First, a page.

Students win LSE apology over T-shirt ban

By Judith Burns
Education reporter, BBC News

image captionAbhishek Phadnis and Christian Moos wearing censored versions of the T-shirts

Two students forced to cover T-shirts depicting Jesus and the Prophet Muhammad have won an apology.

The students were wearing the T-shirts to promote the Atheist, Secularist and Humanist Society at the London School of Economics (LSE) freshers' fair.

The pair launched a formal complaint and the LSE has admitted it had "got the judgement wrong".

The students say they hope this will establish "a resounding precedent for freedom of expression".

In a formal statement, the LSE acknowledges "with hindsight, the wearing of the T-shirts on this occasion did not amount to harassment or contravene the law or LSE policies.

'Grey area'

"Members of staff acted in good faith and sought to manage the competing interests of complainant students and yourselves in a way that they considered to be in the best interests of all parties on the days in question."

Security staff threatened Christian Moos and Abhishek Phadnis with expulsion from the freshers' fair in October on the grounds that displaying an image of Muhammad is forbidden under Islamic law and may constitute harassment of a religious group.

They reluctantly agreed to cover the offending garments but later launched a formal complaint.

Prof Paul Kelly of the LSE told BBC Radio 4's Today programme: "The law in this case was complex and given the complaint, with the backing of solicitors, looking for judicial review, we had to take legal advice.

"This was always a grey area. So yes, I got the judgement wrong but it was a complex decision and it's important to make that clear."

Prof Kelly added that in the UK there was no US-style First Amendment guaranteeing freedom of speech "without qualification".

He said the university had to weigh up the Human Rights Act, the 2010 Equality act and the 1986 Universities Extension Act.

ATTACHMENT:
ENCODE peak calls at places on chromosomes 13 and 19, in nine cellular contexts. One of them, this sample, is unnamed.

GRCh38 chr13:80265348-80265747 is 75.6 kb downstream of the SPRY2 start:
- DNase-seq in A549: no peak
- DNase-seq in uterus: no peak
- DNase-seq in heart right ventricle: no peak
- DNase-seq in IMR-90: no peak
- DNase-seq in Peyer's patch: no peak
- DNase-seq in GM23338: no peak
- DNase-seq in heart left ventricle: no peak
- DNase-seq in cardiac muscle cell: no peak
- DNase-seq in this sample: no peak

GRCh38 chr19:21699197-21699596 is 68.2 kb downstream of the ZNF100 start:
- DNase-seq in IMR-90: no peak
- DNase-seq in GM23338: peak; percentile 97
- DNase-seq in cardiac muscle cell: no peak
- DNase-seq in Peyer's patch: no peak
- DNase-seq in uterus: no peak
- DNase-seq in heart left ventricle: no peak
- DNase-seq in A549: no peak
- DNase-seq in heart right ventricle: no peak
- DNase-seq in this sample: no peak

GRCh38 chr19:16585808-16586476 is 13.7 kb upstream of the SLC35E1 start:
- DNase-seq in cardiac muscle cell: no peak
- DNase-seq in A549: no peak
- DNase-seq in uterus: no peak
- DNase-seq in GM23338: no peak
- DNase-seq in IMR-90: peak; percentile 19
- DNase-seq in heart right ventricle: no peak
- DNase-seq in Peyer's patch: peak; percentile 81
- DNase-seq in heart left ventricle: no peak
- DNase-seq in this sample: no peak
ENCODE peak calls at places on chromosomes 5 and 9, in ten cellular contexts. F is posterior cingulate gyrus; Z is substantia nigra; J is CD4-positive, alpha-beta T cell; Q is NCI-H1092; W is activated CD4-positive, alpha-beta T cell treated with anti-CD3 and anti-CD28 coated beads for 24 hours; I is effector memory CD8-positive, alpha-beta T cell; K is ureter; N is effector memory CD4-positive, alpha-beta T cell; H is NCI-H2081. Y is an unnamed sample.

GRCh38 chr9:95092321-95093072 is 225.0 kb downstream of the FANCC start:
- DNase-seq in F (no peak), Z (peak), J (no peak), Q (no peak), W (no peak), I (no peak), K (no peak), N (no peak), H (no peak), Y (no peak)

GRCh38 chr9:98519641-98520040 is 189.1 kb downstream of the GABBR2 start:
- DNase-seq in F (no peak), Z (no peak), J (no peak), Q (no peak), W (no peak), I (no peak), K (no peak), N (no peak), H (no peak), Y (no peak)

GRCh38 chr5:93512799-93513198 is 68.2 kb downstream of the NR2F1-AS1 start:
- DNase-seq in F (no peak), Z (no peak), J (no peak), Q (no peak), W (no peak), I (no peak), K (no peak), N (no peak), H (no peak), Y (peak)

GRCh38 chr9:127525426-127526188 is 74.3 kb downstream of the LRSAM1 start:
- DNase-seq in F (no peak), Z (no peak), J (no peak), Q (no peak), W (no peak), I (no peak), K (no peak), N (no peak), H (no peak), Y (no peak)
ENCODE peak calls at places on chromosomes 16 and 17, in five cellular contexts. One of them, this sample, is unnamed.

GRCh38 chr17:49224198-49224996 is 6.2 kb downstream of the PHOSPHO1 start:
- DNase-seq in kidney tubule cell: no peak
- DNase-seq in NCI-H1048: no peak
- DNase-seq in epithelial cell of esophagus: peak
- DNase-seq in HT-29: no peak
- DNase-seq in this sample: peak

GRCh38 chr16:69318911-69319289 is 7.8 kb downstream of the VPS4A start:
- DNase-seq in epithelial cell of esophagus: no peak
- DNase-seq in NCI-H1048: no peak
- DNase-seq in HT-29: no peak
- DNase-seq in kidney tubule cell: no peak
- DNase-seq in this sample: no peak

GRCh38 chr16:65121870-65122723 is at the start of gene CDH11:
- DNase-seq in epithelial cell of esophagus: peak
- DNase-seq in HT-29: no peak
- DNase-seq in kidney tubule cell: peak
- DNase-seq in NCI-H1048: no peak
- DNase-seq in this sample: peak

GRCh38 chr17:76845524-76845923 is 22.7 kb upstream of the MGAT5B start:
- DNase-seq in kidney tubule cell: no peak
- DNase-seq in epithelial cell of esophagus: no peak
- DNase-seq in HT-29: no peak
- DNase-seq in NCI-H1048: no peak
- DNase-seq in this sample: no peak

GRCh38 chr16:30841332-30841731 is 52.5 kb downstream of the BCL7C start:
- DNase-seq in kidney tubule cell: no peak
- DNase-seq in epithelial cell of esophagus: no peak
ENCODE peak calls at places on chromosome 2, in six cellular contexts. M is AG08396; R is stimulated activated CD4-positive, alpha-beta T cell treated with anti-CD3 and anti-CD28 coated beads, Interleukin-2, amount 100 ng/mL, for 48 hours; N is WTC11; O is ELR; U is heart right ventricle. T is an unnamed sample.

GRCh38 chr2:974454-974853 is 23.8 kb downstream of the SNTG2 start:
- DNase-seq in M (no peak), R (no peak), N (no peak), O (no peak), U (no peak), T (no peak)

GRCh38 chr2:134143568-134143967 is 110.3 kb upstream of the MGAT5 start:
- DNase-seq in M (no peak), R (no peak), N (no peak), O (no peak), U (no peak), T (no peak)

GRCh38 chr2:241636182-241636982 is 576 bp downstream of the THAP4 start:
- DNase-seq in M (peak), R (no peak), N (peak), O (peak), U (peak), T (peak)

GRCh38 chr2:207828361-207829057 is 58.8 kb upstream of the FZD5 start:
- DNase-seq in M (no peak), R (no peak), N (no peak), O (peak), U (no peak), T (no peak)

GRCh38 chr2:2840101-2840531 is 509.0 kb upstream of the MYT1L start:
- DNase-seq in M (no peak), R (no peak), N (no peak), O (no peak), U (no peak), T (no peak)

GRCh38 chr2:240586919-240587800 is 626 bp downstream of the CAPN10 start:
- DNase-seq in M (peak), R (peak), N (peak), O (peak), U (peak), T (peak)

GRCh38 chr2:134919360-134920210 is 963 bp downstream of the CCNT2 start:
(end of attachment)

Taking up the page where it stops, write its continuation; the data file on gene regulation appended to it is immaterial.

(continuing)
"Each one of those laws is perhaps clear, but when they all come together we have to make judgements.

"In general our attitude is very tough on promoting free speech at public events, lectures and student societies.

"This was a complex event because it was a welcome event. It's when students from 130 countries arrive in the UK all together.

"Yes, freedom of speech still applies there, but it wasn't the same as us objecting to a student society event or a public lecture, or as Christian, as he did later, host an event where students wore the T-shirts. That's fine".


Mr Moos said the university had not provided any evidence of complaints from students and the comments they had themselves received on the day had all been positive.

"You are judging us on something for which there is not evidence," he said.

He argued that in fact the decision should have been straightforward. "It was simply two students exercising their right to freedom of expression that they have as much as any other student who might wear religious symbols or T-shirts expressing their faith.

"It was extremely shocking that the LSE still tries to justify their decisions.

"If somebody is wearing a racist or violent or gory T-shirt, that would be a totally different situation."

He said their T-shirts did not offend or harass anyone, not even by the most stringent standards.

"What I would ask Paul is, 'Will you actually apologise for the actual harassment we have suffered?' That's the issue at stake. You have apologised for the decisions made but not for harassing, humiliating and intimidating us.

Prof Kelly said he was sticking with the apologies already issued to the two students concerned.

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